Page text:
· Parents’ mission should be focused on scheduled appointments especially admissions and financial aid along with the alumni relations and placement offices to find out about how the alumni put their educations to work. They should also find out about housing (freshman and upper class), campus safety, merit-based scholarship opportunities and how to qualify for them.
· Student’s Mission should be to mingle with other students, eat at the student union, visit the library, bookstore, attend classes (large and small), find out about the dorms and ask current students questions from your list. If the college is a serious contender, it might be the perfect time to network with students and arrange a follow-up trip in which you can stay in the dorms and attend other classes.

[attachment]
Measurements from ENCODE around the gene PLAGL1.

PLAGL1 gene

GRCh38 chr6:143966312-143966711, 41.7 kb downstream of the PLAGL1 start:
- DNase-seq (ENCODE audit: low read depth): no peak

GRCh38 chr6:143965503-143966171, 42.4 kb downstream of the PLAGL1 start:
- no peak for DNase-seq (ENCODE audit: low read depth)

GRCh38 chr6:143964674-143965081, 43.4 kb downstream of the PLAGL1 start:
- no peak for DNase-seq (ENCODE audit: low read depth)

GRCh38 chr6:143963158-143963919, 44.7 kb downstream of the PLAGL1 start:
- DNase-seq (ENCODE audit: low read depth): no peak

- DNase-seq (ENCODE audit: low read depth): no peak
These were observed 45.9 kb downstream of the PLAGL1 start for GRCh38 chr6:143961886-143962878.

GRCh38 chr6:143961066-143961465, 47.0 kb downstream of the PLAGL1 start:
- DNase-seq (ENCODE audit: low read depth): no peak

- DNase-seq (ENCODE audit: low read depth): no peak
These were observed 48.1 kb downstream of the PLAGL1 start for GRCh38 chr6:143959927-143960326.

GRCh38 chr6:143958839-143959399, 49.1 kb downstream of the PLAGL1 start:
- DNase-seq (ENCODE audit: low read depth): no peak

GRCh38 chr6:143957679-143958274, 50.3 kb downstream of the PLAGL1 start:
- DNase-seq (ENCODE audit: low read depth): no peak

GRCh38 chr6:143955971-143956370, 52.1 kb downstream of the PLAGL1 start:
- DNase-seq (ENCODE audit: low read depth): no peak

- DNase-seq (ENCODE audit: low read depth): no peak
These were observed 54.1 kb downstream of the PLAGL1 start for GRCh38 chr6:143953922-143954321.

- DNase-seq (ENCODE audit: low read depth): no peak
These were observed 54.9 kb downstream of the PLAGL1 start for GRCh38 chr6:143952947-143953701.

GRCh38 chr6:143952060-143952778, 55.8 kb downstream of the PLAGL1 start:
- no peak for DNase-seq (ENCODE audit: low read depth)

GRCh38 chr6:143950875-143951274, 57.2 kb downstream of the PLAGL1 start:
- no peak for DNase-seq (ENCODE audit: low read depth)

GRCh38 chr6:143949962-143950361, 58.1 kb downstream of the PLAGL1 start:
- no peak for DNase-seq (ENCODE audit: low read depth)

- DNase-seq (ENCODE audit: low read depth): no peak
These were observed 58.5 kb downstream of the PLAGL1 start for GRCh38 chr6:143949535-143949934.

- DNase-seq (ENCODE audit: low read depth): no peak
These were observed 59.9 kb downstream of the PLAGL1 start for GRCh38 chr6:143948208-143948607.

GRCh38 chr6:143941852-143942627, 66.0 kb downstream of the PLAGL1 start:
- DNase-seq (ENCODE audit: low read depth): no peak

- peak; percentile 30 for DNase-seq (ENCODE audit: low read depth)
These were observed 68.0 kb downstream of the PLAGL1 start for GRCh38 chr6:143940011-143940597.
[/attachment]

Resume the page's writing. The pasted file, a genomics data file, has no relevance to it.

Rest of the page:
· Both students and parents should drive around campus and surrounding communities to discover the area, public safety, transportation options and gain an overall feel for the area.
During and immediately after each visit is when to enter your scores while things are fresh in your mind. It will also prevent you from confusing one college with the other.
Wrapping It Up
After you tally your scores from all of your visits, rank each college and sort your spreadsheet in different sequences. Also, identify the colleges that you’d like to revisit if you are accepted. Remain focused and follow-up so that there will be no surprises or roadblocks after your acceptance.
Be sure to minimize the mountains of paper by keeping a notebook or online file to manage your information in one place. Update your calendar with critical dates for admission, financial aid, and SAT or ACT information and scores.